The CSR Newsletters are a freely-available resource generated as a dynamic complement to the textbook, Strategic Corporate Social Responsibility: Sustainable Value Creation.

To sign-up to receive the CSR Newsletters regularly during the fall and spring academic semesters, e-mail author David Chandler at

Thursday, May 8, 2008

Strategic CSR - Climate Change II

The article in the url below offers a critical look at the knee-jerk reactionism to much of the uncertainty and confusion around climate change (Issues: Environmental Sustainability, p171):

“The majority view among climate scientists, as set out in the most recent report of the Intergovernmental Panel on Climate Change, is that "most" of the slight (0.5Degrees C) warming in the last quarter of the 20th century was "very likely" caused by man-made carbon dioxide emissions. On that basis, and relying on computer models, its "best guess" of the likely rise in mean global temperature over the next 100 years is between 1.8Degrees C and 4Degrees C. These projections were made, incidentally, before the recent acknowledgement that so far this century there has been no further global warming at all - in spite of a continuing rapid rise in carbon emissions.”

Nigel Lawson, who was the UK’s Chancellor during much of the 1980s and is promoting his recent book on the subject of climate change, focuses his argument on counteracting the economic assumptions contained within the IPCC report of climate change and the corresponding potential costs of solving the associated problems. Chief among Lawson’s points is the IPCC’s “self-evidently absurd” assumption that future solutions are constrained by current knowledge levels:

“Even if that were so, what would it mean? Suppose the loss to the developing world were as much as 10 per cent of GDP, then - given the IPCC's economic growth assumptions, on which its emissions assumptions, and hence its warming assumptions, are based- it would imply that, by 2100 or thereabouts, people in the developing world, instead of being some 9.5 times as well off as they are today, would be "only" some 8.5 times as well off - which would still leave them better off than people in the developed world today. This, then, is the scale of the alleged threat to the planet - based, to repeat, on the IPCC's grossly inflated estimate of the likely damage from further warming, arising from its absurdly gloomy view of mankind's ability to adapt.”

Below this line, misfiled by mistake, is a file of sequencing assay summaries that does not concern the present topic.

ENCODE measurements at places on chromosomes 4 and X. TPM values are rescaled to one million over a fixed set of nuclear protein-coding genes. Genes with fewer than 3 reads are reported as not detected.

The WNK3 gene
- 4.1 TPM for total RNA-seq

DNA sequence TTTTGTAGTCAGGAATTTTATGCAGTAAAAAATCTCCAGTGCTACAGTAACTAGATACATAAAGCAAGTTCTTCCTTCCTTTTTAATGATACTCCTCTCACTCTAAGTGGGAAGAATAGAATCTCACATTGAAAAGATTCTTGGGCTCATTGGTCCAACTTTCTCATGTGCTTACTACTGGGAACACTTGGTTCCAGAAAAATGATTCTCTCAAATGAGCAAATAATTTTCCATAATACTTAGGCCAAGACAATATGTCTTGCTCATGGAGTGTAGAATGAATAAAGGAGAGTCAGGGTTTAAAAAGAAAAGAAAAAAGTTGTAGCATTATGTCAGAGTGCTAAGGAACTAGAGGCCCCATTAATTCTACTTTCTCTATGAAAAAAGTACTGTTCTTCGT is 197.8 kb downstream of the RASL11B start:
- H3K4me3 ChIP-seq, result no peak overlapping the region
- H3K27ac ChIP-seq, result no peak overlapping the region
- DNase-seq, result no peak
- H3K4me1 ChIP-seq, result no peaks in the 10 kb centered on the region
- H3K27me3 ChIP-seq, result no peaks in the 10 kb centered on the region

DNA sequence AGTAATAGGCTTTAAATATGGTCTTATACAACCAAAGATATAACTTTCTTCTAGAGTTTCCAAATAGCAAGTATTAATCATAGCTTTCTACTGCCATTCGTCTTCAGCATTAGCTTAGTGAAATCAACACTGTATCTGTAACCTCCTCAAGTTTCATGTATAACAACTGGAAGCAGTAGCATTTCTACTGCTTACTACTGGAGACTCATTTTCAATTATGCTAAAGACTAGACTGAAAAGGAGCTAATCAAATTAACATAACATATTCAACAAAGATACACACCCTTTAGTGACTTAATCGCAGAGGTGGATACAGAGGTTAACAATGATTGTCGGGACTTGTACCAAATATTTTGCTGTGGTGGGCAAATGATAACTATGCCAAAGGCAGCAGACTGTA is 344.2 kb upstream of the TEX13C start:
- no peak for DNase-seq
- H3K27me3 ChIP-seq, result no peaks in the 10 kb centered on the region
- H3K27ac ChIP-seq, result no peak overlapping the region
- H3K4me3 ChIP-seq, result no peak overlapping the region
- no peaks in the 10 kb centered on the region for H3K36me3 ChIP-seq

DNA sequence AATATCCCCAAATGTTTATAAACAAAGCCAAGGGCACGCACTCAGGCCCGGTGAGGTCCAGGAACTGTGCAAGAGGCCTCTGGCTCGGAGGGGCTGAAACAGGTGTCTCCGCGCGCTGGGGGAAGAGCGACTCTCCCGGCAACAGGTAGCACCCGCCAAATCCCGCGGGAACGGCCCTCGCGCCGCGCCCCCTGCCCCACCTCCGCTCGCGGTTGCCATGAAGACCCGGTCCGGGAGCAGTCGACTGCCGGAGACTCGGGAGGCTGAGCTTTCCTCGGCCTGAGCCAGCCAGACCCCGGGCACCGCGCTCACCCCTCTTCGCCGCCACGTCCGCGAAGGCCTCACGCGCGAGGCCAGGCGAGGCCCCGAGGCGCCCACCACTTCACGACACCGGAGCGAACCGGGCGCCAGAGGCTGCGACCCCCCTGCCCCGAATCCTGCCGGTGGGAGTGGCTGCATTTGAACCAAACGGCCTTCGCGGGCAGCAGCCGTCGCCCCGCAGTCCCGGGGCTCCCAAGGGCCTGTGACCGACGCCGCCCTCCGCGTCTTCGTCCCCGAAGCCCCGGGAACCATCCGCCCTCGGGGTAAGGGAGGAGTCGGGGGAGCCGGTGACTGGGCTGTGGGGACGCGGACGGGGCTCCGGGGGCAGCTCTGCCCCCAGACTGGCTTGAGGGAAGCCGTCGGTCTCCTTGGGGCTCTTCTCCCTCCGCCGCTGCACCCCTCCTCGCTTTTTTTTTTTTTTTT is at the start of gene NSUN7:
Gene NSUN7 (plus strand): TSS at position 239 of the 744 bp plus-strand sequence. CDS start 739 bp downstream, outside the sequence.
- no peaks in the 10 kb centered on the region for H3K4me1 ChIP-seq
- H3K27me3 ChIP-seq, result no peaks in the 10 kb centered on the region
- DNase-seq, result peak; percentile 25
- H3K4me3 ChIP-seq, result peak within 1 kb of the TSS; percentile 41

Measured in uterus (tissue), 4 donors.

I forward this article not to challenge global warming as a fact, but to suggest that there is still much that we do not know about the implications of climate change and our best possible response. This is not to make the case for inaction (the potential costs of which vastly outweigh the potential costs of doing nothing), but, instead, to argue that our “best” policy responses need to be founded on as much information as possible and assumptions that enjoy broad support.

Take care

Bill Werther & David Chandler
Strategic Corporate Social Responsibility
© Sage Publications, 2006

Stop this foolish overreaction to climate change
887 words
7 April 2008
Financial Times
London Ed1
Page 13

Friday, May 2, 2008

Strategic CSR - Prediction Markets

The article in the url below shows how nonprofits are using an increasingly popular online tool, prediction markets (e.g., the Iowa Electronic Markets,, as a way of raising money for specific causes (Issues: Profit, p200).

On the website, anyone can bet money on events such as the outcome of the Presidential race, or any current affairs, business, or sports event of interest, with the profits won on the bets being donated to a specific charity nominated by the individual:

“Since its debut last September, Bet2give ( has attracted about 400 traders and donated about $1,000 to charities that include Kiva, the Nature Conservancy, and National Public Radio.”

The article also profiles an idea by the Long Now Foundation ( that also draws on prediction markets to generate debate over ideas of social and scientific interest/importance, while raising money for worthwhile causes:

“Its "Long Bets" site ( charges registered users $50 to publish a prediction that must be socially or scientifically important. Once the prediction is made, registered users can discuss it and challenge the person to turn it into a bet. … When the bet terms are met, either by a date or a predicted event happening, and the winner is decided, the money is sent to a charity of the winner's choice.”

Have a good weekend.

Bill Werther & David Chandler
Strategic Corporate Social Responsibility
© Sage Publications, 2006

Non-profits place a bet on prediction markets
770 words
19/20 April 2008
Financial Times
London Ed1
Page 4